Well, this sounds pretty good, what are the downsides?

There are a few, one objection of course is that such a policy calls for major government intervention in the economy; an idea opposed by many people for various reasons. The project could also cause inflation if not managed properly. The risk of politicians using assured employment to create a pool of loyal voters has also been a hurdle to the creation of new projects.

There is also a practical problem to consider. While it may be possible to assure that there are more open job positions than unemployed workers at any time, it may prove impossible for that work to be useful, attractive, and accessible. While there will be a demand for people to pave roads in Northern Alaska at some point, it will prove difficult to get people to move there to do it at a low cost. At the same time, you could employ everyone digging and filling in holes, but would have a hard time selling it to voters as being useful.

And more recently, the question of how automation would influence attempts to have productive work for everyone is also currently unsolved.

How we are going to organize the economy is always a pressing question. With the pressures of automation and globalization becoming stronger all the time, the question takes on new dimensions. Will the right to have a job be the next freedom enjoyed by people all over the world? Or will the idea end up as a trivial notion in a history of economics class?

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Is a Well-Paying Job the next Entitlement Program? – Big Think (blog)

DON PRIDMORE: Be careful what you wish for… – The Guardian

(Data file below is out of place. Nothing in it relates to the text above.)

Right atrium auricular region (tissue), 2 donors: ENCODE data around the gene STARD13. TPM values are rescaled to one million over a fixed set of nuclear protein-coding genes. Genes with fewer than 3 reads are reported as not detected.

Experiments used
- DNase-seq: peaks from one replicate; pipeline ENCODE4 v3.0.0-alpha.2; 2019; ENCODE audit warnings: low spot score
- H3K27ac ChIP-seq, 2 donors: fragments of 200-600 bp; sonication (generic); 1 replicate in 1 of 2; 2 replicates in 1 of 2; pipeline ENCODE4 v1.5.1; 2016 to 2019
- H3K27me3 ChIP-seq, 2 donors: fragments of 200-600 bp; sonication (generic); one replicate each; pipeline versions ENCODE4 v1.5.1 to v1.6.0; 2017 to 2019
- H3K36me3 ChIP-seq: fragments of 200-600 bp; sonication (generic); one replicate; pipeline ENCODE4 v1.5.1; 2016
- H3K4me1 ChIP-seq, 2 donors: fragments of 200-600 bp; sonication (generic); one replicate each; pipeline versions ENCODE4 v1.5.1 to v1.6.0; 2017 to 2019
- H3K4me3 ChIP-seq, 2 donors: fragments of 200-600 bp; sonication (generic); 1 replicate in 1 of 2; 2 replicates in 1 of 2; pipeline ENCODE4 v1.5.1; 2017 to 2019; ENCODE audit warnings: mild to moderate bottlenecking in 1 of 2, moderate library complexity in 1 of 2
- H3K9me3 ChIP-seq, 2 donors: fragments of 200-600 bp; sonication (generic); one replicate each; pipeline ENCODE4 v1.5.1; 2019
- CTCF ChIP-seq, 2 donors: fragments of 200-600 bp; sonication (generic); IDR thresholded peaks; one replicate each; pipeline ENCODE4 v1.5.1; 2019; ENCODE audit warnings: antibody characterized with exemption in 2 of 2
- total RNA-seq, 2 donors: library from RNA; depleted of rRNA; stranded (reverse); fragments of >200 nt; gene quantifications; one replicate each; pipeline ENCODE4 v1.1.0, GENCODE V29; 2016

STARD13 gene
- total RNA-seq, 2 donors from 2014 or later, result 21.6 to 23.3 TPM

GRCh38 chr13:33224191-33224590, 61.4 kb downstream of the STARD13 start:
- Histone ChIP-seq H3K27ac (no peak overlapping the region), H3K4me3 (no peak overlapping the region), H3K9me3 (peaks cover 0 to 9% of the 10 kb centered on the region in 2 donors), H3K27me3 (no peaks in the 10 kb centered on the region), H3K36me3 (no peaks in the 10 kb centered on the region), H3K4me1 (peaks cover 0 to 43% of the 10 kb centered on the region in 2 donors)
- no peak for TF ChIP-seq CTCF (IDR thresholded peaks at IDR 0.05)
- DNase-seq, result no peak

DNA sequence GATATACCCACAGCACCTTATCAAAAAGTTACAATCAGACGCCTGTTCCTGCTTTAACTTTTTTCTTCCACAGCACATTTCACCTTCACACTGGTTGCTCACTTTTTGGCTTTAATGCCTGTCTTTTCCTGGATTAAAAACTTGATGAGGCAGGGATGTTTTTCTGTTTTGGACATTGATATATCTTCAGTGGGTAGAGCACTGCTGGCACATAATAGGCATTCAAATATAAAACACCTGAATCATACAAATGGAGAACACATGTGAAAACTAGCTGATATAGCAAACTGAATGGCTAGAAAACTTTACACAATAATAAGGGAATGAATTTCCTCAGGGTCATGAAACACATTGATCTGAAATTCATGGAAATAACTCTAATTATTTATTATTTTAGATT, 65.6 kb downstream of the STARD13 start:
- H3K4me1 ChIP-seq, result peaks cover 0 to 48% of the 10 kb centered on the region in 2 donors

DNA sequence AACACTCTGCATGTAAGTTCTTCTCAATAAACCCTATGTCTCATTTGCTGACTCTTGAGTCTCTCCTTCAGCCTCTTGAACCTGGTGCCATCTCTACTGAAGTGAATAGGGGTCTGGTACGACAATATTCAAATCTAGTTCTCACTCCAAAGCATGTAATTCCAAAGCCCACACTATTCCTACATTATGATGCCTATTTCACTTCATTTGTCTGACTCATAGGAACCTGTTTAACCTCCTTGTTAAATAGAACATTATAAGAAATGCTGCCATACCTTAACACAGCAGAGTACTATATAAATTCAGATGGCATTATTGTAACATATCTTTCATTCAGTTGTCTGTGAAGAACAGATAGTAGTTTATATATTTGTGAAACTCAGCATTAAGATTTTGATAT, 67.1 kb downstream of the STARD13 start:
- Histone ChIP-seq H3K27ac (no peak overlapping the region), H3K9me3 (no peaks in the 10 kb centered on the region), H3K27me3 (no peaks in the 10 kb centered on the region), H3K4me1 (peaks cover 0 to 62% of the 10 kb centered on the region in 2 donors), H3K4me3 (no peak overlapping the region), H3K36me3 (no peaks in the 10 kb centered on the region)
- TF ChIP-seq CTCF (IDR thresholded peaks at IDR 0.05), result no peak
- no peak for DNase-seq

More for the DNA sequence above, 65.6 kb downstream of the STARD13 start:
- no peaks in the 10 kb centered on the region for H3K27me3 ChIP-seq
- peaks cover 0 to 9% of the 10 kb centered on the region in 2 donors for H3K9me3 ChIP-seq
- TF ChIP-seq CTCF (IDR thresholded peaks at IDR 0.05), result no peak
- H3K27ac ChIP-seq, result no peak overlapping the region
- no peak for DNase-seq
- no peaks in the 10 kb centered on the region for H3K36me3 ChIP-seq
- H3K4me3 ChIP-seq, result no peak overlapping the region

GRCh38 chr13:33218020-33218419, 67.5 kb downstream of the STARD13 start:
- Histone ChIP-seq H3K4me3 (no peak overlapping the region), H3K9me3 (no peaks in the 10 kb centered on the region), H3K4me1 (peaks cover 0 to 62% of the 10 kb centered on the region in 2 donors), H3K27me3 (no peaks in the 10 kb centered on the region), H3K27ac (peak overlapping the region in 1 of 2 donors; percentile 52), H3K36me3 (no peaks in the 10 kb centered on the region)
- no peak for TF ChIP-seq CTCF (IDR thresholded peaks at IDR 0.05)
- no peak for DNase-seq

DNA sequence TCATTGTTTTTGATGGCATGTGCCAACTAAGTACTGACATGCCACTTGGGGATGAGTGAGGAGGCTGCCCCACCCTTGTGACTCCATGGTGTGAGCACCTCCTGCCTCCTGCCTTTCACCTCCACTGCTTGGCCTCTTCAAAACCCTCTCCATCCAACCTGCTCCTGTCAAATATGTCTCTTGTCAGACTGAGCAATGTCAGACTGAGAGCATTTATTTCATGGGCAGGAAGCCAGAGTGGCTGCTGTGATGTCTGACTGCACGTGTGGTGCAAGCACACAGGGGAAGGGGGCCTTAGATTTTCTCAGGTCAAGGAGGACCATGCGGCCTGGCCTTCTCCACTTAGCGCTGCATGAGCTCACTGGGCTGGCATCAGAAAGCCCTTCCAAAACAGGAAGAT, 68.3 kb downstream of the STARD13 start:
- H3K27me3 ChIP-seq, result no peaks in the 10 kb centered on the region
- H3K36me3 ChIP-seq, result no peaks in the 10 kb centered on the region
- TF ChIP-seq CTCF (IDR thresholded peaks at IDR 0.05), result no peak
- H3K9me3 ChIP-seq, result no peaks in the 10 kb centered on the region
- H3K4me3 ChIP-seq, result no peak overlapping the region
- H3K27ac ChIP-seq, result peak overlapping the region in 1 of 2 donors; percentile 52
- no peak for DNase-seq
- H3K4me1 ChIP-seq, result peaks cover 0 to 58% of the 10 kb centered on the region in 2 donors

The intent for an income guarantee is laudable. We all want to see people do well, particularly the most vulnerable. But will the results be those that are intended? To me, there is a fundamental problem with the concept. Income guarantees address the symptom of poverty, not the causes. Perhaps a fable will illustrate this point. Once upon a time, in a place not unlike our own, there was a medical clinic. It had many doctors and nurses but there always seemed to be unmet needs; people waiting, maladies untreated. The administrator of the clinic took note that there was a common denominator for all the patients they were all in pain or discomfort. So he came up with a simple, all-inclusive solution. He laid off the medical staff, provided all clients with pain relievers and sent them home. It started off not badly. Everyones most immediate need was met. For some it actually worked out well. They had relief and they progressed to better and sustained health. For most, however, not so much. They needed stitching, or medications, or therapy or other services. Whats worse, for some patients the process developed a dependence on pain relief. They never did recover. Now, back to reality, nobody would ever run a medical clinic this way. Yet is this not the approach of an income guarantee? If people are poor, give them some income. People fall into poverty for many reasons. It could be a lack of education or training, health problems, family issues, mental health challenges, low wages, poor economy, etc. While the guarantee would provide immediate relief, it wouldnt address the limiting issues. Worse, it would almost definitely create dependence. This is critical because our sense of well being often revolves around work and productivity. It is unintended by the authors, but an income guarantee would be a disincentive to work. It would serve not to enable people but to sedate them. Advocates would respond that there is no reason a guarantee couldnt be combined with support measures to better address these barriers. Perhaps, but this is where a critical question comes in where will the money come from? An income guarantee is enormously expensive. Some of the cost would have to come from new money; there is just no other way. But some of the funding would have to be taken from existing programs. Employment insurance, job creation, community development, counselling service and others would all be on the chopping block. In most cases, it would be the very services low income people most depend upon. And what of the savings projected for reduced demand on things such as health care and the criminal justice system? Even if demand did fall, what politician would be bold enough to cut something like health care? Look to the example of education. Did fewer children in the system lead to reduced spending? This is not to say that educational spending should have been reduced (it shouldnt) but it does say that the idea that a guarantee will result in savings is highly suspect. Personally, I would very much love to have a simple, all embracing cure for poverty. But I think we should be directing our energies to the more complex set of tasks around economic development, income incentives, disability benefits, childcare, social assistance and support services. A basic income guarantee would be prohibitively expensive, would result in a work disincentive and would fail to come to grips with why people fall behind. The sentiment is good but the product is in need of a rethink.